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Microsoft Stock Slumps As Azure Growth Clouds Q2 Earnings Beat

Microsoft topped most forecasts for its second quarter earnings, but noted a modest slowdown in revenue growth from its key Azure cloud unit.

Updated at 4:52 pm EST

Microsoft Corp  (MSFT) - Get Microsoft Corporation Report posted stronger-than-expected fourth quarter earnings Tuesday but noted a modestly slowing growth rate in its key cloud unit, sending shares lower in extend-hours trading.

Microsoft said revenues for Azure, its flagship cloud division, rose 46% from last year, helping overall group revenues rise 20% to a record $51.7 billion for the three months ending in December, Microsoft's fiscal second quarter. That topped analysts' estimates of a $50.89 billion tally, but it was notable that Azure revenues grew at a 48% clip in the prior quarter.

Still, Microsoft's bottom line rose 7.2% to $18.8 billion, as adjusted earnings rose 22.1% from last year to $2.48 per share, comfortably topping the Street consensus forecast of $2.31 per share.

In terms of reporting segments, Productivity and business processes division revenues rose 19% to $15.9 billion, Microsoft said, while Intelligent Cloud revenues were up 26% to $18.3 billion. More Personal Computing revenues rose 15% to $17.4 billion.

 “Digital technology is the most malleable resource at the world’s disposal to overcome constraints and reimagine everyday work and life,” said CEO Satya Nadella. “As tech as a percentage of global GDP continues to increase, we are innovating and investing across diverse and growing markets, with a common underlying technology stack and an operating model that reinforces a common strategy, culture, and sense of purpose.”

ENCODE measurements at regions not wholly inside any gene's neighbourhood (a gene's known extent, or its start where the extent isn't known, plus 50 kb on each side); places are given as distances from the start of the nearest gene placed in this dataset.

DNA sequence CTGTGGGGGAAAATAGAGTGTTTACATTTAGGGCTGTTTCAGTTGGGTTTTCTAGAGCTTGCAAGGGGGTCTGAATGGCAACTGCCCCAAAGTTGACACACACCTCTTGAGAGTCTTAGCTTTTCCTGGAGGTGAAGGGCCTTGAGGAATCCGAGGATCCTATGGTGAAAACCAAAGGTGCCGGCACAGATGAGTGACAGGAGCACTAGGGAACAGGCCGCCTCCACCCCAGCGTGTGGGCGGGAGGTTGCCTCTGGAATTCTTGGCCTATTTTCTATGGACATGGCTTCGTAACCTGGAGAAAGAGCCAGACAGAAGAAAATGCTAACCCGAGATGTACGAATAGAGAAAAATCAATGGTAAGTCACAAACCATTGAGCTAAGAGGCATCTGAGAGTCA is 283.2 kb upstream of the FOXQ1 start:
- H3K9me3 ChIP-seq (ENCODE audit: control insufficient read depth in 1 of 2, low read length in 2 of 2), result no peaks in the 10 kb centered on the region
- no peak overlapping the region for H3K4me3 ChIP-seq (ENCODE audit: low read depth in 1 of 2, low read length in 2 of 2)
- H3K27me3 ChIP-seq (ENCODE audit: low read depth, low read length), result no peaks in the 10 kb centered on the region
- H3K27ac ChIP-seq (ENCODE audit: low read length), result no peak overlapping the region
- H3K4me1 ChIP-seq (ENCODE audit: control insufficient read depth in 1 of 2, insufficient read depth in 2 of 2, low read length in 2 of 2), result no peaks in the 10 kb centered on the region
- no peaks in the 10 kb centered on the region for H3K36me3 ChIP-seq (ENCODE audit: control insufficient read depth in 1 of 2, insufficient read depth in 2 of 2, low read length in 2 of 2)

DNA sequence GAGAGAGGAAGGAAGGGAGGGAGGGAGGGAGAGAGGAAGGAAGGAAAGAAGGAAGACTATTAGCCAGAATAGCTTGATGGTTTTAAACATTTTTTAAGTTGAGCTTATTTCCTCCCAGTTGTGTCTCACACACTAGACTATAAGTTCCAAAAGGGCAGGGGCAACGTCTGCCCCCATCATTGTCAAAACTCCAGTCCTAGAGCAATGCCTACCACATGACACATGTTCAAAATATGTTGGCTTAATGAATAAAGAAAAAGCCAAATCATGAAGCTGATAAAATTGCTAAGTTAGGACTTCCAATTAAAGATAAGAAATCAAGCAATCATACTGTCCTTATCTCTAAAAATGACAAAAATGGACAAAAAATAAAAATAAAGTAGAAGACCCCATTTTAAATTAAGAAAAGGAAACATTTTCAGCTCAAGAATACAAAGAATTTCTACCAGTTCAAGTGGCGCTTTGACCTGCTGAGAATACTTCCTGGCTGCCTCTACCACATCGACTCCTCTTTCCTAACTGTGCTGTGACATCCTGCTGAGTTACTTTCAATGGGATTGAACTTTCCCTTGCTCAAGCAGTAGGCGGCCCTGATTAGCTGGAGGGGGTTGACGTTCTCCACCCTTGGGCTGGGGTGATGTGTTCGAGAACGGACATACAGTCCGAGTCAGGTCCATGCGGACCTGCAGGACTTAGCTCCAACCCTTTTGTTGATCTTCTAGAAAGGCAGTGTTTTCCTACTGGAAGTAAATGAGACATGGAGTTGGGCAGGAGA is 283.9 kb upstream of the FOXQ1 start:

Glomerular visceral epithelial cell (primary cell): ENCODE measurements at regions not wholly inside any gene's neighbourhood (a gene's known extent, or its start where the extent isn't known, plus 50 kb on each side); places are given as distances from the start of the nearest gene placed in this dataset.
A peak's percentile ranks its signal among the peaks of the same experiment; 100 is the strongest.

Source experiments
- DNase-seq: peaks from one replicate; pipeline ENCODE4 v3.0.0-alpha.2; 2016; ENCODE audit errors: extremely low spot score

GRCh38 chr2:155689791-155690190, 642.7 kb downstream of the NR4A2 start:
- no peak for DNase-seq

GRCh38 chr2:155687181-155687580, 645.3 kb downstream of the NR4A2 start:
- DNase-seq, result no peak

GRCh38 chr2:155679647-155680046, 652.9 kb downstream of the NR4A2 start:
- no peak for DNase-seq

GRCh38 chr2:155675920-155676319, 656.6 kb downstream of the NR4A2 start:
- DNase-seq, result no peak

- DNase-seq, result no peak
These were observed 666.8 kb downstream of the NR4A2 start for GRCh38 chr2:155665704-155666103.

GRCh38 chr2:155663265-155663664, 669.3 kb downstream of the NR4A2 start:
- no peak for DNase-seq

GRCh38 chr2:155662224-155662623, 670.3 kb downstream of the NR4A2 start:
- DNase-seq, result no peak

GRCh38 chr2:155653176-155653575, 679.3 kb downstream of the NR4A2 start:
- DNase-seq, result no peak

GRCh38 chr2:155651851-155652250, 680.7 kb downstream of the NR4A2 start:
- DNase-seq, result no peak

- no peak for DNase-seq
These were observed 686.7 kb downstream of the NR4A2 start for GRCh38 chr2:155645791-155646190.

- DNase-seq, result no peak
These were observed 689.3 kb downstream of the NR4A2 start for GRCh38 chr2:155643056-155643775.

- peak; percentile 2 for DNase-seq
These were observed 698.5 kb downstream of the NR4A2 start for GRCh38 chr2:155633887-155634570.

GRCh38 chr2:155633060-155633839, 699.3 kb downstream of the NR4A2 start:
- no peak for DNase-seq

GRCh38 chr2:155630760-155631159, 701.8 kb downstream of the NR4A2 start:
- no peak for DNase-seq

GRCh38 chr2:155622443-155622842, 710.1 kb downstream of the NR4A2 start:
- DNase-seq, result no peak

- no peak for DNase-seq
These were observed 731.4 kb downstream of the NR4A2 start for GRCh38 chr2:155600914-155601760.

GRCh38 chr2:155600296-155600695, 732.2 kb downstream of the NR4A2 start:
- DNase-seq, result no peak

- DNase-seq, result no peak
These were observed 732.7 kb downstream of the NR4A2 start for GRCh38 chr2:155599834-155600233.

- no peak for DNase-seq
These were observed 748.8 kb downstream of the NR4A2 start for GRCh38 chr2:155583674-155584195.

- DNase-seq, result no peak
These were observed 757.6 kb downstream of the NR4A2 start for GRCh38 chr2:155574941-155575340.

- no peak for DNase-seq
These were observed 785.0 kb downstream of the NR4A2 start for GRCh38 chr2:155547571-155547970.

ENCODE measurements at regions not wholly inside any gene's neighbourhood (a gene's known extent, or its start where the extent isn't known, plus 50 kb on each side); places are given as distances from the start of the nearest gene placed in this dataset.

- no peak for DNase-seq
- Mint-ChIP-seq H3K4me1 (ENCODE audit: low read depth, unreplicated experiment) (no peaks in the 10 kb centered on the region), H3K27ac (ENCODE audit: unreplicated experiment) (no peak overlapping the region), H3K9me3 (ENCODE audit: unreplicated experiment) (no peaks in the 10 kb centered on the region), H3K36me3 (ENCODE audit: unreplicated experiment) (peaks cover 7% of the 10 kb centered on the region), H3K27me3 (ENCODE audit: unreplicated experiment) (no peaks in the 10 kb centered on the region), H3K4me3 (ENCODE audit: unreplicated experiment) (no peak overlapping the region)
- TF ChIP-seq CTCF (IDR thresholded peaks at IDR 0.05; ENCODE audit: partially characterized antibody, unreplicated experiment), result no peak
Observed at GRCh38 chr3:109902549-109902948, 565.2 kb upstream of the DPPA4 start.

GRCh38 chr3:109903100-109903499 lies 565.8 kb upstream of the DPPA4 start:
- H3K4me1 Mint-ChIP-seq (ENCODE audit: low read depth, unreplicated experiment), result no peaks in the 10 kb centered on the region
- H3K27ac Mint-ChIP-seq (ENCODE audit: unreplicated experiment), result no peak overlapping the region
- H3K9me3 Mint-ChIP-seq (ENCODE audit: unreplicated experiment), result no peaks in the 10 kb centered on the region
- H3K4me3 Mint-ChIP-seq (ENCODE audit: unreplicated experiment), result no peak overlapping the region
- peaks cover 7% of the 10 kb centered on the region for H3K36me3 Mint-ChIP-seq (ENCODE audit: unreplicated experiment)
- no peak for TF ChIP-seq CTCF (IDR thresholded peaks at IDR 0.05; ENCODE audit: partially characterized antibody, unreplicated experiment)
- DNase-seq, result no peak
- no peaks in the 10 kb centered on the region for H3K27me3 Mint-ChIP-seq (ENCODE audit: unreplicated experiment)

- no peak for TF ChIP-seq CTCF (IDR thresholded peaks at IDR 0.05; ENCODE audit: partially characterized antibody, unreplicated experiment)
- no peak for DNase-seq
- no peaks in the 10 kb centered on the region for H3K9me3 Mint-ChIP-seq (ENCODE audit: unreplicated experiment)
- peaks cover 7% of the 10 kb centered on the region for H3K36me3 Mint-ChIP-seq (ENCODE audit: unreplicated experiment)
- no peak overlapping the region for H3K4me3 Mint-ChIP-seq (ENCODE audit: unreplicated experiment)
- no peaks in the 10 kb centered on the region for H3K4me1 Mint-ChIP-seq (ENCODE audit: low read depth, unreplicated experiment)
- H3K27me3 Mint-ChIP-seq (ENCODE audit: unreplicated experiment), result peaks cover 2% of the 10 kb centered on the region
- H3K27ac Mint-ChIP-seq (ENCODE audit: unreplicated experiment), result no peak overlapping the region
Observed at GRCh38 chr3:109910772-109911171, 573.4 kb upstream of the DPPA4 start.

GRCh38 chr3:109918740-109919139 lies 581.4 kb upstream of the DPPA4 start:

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Microsoft shares were marked 5.3% lower in extended hours trading immediately following the earnings release to indicate a Wednesday opening bell price of $273.25 each.

"In this jittery market we will see every tech print initially viewed as glass half empty, but ultimately this remains a core cloud name to own and we believe is in oversold territory," said Wedbush analyst Dan Ives, who carries an "outperform" rating on the stock with a $375 price target. "

"It all comes down to guidance on the call, this will be the focus for the Street to gauge broader enterprise/cloud spending into the rest of 2022 in this white knuckle backdrop," he added.

Gaming revenues, Microsoft said, were up 8% while Xbox content and services revenue increased 10%. 

Microsoft said earlier this month that it will pay $95 a share, or just under $69 billion for Call of Duty and World of Warcraft maker Activision Blizzard  (ATVI) - Get Activision Blizzard, Inc. Report in both the tech giant and the video game maker's biggest-ever takeover deal.

Antitrust concerns, however, could complicate Microsoft's push into the 3 billion player-strong market as companies rush to establish and monetize their subscriber bases as they move into the so-called metaverse, a hyper-realized version of the internet pioneered by Facebook parent Meta Platforms  (FB) - Get Meta Platforms Inc. Class A Report.

Video game companies generated around $180 billion in revenues last year, an industry report published in October noted, a modest increase from 2020 levels that was lead by around $90 billion in sales from mobile gaming options.